At the onset of his career, Teixidor got in contact with the painters then working in Cuenca through the Museo de Arte Abstracto Español, benefiting especially from his meetings with Fernando Zóbel, Gustavo Torner and Gerardo Rueda. He thus entered the world of abstraction, within which his work grew influenced by minimal art and the theories of the French group Supports/Surfaces, among others, until he settled in the practice of a pure form of painting based on the fruition of the brushstroke and on oil as a ductile and greasy medium.
Teixidor’s serene works consist of wide color fields with a certain vibrating effect. Although they may appear simple at first sight, the viewer quickly realizes that they are sensitive and passionate works constructed by brushstrokes that weave a web throbbing with lyrical evocations. Such is the case with Bandas amarillas I, a painting Teixidor developed starting from a minimalist structure; the parallel lines that follow each other uninterruptedly.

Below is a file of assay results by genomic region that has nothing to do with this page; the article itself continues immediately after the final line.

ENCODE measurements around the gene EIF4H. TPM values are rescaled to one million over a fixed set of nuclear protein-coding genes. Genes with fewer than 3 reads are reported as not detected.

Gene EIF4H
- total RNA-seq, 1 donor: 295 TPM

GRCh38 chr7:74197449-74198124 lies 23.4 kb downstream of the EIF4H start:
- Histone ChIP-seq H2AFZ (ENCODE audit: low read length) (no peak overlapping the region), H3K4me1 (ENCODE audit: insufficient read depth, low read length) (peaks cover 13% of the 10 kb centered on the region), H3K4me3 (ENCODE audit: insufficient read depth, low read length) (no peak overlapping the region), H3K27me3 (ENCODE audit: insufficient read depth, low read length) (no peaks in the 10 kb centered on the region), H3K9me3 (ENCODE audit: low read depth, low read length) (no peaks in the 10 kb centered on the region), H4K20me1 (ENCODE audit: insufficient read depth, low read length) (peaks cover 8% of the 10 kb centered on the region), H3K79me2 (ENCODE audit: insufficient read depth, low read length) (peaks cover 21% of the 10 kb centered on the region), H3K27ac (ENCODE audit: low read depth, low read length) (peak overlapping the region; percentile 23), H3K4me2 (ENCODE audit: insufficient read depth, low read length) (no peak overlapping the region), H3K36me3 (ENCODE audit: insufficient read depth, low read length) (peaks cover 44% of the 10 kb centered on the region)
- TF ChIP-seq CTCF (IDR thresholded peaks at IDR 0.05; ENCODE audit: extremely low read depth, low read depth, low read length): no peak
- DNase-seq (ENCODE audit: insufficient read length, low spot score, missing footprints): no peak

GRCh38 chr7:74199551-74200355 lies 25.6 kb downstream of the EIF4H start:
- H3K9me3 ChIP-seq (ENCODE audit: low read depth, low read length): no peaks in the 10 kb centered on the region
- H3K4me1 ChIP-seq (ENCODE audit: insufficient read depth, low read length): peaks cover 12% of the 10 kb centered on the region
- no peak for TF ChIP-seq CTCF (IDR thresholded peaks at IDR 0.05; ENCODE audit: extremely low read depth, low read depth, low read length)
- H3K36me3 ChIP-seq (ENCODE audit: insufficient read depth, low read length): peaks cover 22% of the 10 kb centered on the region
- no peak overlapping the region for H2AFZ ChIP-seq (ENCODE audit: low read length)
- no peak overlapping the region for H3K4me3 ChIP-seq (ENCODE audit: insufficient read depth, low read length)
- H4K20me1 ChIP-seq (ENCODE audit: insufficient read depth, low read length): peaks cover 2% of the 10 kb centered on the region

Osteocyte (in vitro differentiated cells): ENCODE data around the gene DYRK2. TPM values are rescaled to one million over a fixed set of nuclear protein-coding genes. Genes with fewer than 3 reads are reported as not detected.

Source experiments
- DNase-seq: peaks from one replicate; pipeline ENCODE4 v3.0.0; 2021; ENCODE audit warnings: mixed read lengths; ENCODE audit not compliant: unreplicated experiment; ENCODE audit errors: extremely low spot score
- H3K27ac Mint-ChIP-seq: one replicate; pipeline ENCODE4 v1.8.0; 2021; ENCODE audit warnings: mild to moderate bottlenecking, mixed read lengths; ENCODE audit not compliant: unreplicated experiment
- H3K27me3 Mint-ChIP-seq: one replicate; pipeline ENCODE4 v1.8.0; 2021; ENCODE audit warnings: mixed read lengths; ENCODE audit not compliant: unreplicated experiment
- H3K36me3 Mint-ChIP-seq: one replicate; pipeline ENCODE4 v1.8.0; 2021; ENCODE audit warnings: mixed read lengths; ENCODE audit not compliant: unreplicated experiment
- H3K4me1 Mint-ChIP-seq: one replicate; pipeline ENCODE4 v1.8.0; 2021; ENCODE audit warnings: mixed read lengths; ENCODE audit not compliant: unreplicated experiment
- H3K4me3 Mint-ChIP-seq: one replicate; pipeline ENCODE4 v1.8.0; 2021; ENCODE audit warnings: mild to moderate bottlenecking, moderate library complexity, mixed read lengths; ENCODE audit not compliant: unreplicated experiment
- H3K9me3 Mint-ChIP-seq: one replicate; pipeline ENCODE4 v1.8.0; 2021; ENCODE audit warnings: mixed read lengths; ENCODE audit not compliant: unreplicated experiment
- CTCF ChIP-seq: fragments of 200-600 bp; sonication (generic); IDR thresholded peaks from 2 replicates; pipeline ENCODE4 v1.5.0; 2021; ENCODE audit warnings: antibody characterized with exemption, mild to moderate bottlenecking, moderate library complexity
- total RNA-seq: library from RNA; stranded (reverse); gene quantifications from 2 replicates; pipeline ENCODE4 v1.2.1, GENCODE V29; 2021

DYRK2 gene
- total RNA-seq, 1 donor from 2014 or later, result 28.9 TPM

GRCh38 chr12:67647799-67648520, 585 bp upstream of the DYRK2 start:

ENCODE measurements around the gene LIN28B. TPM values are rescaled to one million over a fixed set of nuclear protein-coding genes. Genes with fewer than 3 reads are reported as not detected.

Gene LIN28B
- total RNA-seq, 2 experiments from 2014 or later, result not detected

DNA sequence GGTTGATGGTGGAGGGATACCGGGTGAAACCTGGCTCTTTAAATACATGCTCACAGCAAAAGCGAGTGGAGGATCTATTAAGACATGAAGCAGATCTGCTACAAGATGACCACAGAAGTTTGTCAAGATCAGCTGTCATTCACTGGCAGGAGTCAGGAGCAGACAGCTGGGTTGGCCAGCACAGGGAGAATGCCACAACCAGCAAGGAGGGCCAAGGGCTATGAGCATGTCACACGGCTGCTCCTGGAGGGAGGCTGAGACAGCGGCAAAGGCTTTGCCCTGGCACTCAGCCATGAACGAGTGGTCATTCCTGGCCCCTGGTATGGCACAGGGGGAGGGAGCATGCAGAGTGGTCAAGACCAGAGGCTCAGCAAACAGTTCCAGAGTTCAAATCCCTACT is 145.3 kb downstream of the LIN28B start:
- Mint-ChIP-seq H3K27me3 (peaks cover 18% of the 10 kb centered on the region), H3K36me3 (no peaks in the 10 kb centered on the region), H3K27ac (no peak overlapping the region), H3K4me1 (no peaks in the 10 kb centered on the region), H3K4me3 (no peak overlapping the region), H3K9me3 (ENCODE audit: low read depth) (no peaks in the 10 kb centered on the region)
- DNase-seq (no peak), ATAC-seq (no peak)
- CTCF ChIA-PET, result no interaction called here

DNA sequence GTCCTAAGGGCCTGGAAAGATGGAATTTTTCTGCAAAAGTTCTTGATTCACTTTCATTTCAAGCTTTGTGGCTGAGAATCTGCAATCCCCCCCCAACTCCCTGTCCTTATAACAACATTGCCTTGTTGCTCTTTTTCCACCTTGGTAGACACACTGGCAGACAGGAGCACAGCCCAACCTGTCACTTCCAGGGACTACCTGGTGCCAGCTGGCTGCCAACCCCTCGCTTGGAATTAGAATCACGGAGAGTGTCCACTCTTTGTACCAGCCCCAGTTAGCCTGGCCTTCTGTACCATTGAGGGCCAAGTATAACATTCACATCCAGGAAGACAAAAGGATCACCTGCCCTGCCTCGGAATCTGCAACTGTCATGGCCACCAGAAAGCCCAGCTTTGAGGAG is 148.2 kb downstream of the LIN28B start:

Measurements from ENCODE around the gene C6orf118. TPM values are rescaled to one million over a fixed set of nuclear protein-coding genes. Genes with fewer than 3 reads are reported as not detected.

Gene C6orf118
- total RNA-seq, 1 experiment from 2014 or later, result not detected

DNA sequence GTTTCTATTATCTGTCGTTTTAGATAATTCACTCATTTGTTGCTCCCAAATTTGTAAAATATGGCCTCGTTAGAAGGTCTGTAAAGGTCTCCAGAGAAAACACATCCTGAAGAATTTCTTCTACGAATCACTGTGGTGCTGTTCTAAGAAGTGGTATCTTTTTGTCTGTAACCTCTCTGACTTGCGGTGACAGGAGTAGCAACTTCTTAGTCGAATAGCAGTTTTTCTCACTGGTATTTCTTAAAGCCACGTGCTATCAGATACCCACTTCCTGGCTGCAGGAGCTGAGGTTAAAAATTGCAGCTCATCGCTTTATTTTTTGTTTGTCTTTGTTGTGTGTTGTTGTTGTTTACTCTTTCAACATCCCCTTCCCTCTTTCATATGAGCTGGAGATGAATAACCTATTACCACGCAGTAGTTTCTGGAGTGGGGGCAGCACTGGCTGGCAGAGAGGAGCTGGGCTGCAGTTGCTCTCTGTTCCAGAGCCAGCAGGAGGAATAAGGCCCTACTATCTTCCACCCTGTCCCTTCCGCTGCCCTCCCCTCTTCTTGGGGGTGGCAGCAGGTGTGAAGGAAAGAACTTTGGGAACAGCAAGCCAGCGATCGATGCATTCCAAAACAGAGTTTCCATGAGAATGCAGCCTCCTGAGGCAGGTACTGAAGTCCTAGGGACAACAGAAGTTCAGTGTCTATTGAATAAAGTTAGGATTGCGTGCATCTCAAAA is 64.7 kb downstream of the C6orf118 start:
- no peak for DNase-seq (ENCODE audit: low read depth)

Like Jasper Johns in his famous series of paintings of the American flag, Teixidor chooses a repetitive and clear structure in order not to have to pay attention to compositional aspects that can be in detriment to the pictorial. By choosing these simple and identical horizontal bars as his theme, Teixidor can thus concentrate on the brushstrokes, the chromatic shade and the act of painting.
In this luminous, Mediterranean work we can appreciate a beautiful symbiosis between the lyricism of abstraction, the structural rigor of minimalism and the gestured pulsing of non-objectivism.
Javier Maderuelo, en Catalog Museo de Arte Abstracto Español, Cuenca, Fundación Juan March, Madrid, 2016